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The Lead

Thermometer App Monitors School-Wide Health

March 6, 2015 | by Megan Crouse, Real Time Digital Reporter, @abmdigi | Comments

It’s important for parents to know their child’s health when they decide whether to send that child to school for the day, but what about the health of other students? What if you could track the cold going around the elementary school and...

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Cochlear Implants Give Boy with Down Syndrome New Lease on Life

March 6, 2015 3:42 pm | by Stacy Finz, Stanford Children's Health | Comments

Born profoundly deaf, Joshua Copen, 5, has learned to talk and hear with the help of cochlear implants, which many doctors would consider an unconventional approach for a child with Down syndrome. There was something wrong with Joshua Copen’s...

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Quick and Early Diagnosis of Cancer with Two or Three Drops of Blood

March 6, 2015 10:12 am | by Asociación RUVID | Comments

To develop a device based on nanophotonic technology that enables a quick and early diagnosis of different types of cancer –specifically breast, prostate, lung and colorectal– analyzing only two or three drops of blood. This is the objective of...

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First Hospital Use of FDA-Approved Drug-Coated Balloon for PAD Treatment

March 6, 2015 10:03 am | by Valley Health System | Comments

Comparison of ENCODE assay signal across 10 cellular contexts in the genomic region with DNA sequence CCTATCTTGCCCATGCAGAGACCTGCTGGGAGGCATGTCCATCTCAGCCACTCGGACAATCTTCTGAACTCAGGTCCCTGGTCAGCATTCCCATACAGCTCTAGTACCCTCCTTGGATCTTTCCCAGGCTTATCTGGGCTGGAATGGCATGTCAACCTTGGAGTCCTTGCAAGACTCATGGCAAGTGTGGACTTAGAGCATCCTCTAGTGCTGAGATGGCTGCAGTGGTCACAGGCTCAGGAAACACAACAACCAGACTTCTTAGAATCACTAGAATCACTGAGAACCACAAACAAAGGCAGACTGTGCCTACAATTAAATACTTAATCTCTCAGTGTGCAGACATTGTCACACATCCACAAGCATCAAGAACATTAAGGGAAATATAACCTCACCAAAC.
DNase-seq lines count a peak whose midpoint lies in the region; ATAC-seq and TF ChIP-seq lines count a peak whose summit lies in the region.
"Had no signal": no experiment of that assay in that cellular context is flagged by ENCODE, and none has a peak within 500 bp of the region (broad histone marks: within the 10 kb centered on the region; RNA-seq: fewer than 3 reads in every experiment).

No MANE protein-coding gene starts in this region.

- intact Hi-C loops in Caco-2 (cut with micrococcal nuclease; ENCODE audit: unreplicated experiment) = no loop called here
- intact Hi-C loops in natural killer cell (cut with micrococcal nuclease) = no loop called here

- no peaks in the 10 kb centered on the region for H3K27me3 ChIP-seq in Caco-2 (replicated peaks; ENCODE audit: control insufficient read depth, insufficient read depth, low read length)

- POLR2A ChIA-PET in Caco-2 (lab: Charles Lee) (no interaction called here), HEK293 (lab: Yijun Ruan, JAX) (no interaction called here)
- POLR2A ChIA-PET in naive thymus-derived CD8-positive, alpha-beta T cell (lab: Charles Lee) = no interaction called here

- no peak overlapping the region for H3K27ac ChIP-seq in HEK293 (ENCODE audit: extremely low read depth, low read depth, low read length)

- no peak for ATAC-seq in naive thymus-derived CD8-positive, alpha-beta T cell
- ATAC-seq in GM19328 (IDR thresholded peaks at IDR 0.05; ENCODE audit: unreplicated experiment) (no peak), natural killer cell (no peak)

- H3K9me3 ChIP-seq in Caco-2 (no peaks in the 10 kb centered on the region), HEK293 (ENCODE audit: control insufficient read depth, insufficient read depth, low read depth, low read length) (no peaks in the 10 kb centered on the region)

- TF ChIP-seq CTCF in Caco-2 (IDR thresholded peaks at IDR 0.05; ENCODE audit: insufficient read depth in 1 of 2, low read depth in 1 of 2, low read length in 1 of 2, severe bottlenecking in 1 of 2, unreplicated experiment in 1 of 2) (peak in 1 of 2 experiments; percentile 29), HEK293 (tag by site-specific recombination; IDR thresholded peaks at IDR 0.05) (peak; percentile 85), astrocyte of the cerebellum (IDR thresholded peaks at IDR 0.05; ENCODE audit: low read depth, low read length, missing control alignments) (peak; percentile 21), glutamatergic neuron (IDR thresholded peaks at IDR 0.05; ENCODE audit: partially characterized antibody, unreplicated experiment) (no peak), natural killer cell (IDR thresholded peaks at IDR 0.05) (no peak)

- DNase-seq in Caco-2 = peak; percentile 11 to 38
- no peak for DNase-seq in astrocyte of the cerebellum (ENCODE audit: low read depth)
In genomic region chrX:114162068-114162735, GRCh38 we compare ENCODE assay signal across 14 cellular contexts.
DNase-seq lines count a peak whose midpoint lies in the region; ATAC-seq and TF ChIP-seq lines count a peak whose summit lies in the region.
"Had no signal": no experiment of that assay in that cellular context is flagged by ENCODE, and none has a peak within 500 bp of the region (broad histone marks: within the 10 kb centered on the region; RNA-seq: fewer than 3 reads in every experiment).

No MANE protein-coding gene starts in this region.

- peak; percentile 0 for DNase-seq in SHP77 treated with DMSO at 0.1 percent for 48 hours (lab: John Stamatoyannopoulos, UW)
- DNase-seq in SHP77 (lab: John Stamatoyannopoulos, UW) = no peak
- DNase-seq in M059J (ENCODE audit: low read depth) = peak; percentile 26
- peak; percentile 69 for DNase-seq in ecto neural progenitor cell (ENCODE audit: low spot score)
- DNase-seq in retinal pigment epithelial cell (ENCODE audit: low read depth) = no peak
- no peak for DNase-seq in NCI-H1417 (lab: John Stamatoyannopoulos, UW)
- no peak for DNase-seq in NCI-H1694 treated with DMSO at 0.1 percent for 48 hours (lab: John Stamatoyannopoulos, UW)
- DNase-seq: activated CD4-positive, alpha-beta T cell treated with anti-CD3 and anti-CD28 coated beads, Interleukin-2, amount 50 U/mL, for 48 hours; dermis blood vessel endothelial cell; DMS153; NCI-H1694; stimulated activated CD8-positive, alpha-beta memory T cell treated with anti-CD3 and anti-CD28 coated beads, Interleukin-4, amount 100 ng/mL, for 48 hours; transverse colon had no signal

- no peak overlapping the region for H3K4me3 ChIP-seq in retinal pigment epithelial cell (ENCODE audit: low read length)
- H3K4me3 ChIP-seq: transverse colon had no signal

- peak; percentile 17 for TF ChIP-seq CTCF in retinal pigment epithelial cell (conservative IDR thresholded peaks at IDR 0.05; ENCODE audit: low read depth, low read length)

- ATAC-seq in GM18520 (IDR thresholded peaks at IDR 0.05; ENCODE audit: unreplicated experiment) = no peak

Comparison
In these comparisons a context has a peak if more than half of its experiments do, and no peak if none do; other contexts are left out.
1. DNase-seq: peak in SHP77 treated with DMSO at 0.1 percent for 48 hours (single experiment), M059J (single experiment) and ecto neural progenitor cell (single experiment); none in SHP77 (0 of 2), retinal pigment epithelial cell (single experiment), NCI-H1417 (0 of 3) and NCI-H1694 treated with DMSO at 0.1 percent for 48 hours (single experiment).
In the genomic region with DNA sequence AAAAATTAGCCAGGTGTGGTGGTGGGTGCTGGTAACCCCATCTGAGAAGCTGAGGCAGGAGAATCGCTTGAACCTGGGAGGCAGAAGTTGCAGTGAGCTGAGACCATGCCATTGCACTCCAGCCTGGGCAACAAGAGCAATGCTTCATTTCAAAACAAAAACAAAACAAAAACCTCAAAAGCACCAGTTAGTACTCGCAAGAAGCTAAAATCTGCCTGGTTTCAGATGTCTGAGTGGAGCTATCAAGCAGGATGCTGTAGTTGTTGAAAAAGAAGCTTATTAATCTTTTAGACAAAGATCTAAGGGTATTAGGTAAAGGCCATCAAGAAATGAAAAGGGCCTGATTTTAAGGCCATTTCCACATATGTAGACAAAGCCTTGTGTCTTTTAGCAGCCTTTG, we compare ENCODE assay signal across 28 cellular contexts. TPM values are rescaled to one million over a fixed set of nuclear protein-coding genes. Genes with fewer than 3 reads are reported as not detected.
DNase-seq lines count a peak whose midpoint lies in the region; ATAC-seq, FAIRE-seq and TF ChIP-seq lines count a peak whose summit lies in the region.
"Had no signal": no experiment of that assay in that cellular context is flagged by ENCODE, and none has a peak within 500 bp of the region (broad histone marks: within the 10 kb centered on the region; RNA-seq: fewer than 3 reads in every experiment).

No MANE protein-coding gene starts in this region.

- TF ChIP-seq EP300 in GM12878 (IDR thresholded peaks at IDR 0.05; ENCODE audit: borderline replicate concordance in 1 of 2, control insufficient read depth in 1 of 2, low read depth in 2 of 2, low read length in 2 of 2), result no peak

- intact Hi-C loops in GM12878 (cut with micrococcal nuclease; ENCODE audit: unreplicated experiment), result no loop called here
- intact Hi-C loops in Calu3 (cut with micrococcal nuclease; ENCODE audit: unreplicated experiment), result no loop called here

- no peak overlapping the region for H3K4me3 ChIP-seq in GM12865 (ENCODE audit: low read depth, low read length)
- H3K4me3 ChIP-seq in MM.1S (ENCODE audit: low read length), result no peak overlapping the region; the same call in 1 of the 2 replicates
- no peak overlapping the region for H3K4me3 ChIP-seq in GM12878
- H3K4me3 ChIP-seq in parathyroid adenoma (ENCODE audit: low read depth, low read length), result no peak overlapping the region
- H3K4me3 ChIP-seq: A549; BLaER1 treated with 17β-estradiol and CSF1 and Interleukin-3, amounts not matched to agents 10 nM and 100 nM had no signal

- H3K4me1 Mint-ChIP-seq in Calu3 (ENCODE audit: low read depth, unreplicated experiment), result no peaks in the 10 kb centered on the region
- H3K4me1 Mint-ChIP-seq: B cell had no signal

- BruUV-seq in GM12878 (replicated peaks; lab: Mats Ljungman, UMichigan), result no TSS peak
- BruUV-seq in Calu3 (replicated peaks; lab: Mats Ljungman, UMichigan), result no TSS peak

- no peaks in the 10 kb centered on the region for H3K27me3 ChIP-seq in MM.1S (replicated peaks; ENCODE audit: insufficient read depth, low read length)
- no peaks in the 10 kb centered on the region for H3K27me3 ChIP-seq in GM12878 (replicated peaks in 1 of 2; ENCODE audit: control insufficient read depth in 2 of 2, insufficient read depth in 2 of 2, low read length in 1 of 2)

The Valley Hospital today announced it was the first hospital in New Jersey to use a recently approved device to offer a minimally-invasive approach to the treatment of peripheral artery disease (PAD) in the upper leg, a serious and common...

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Genetic Breast Cancer Test Predicts Metastatic Risk and Chemotherapy Benefits

March 6, 2015 9:33 am | by The JAMA Network Journals | Comments

A genetic test for patients with breast cancer that helps to predict the risk of developing metastatic disease and the expected benefits of chemotherapy has been adopted quickly into clinical practice in a study of older patients and it appears...

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Nanoparticles Provide Local Treatment of Lung Cancer

March 6, 2015 9:27 am | by Helmholtz Zentrum München - German Research Center for Environmental Health | Comments

Nanoparticles are extremely small particles that can be modified for a variety of uses in the medical field. For example, nanoparticles can be engineered to be able to transport medicines specifically to the disease site while not interfering...

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Genomic Editing Technology Reveals and 'Turns Off' Cancer-Related Genes

March 6, 2015 9:23 am | by Broad Institute of MIT and Harvard | Comments

For the first time, CRISPR-Cas9 gene-editing technology has been employed in a whole organism model to systematically target every gene in the genome. A team of scientists at the Broad Institute and MIT's David H. Koch Institute for Integrative...

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Testing the Claims of Digital Healthcare Devices

March 5, 2015 1:26 pm | by GE Reports | Comments

A century ago, Sigmund Freud developed the radical idea that there is a lot more going on inside our heads that we know. Today, many doctors (and patients) still stick by his groundbreaking theory. But it comes with a problem. As neuroscientist...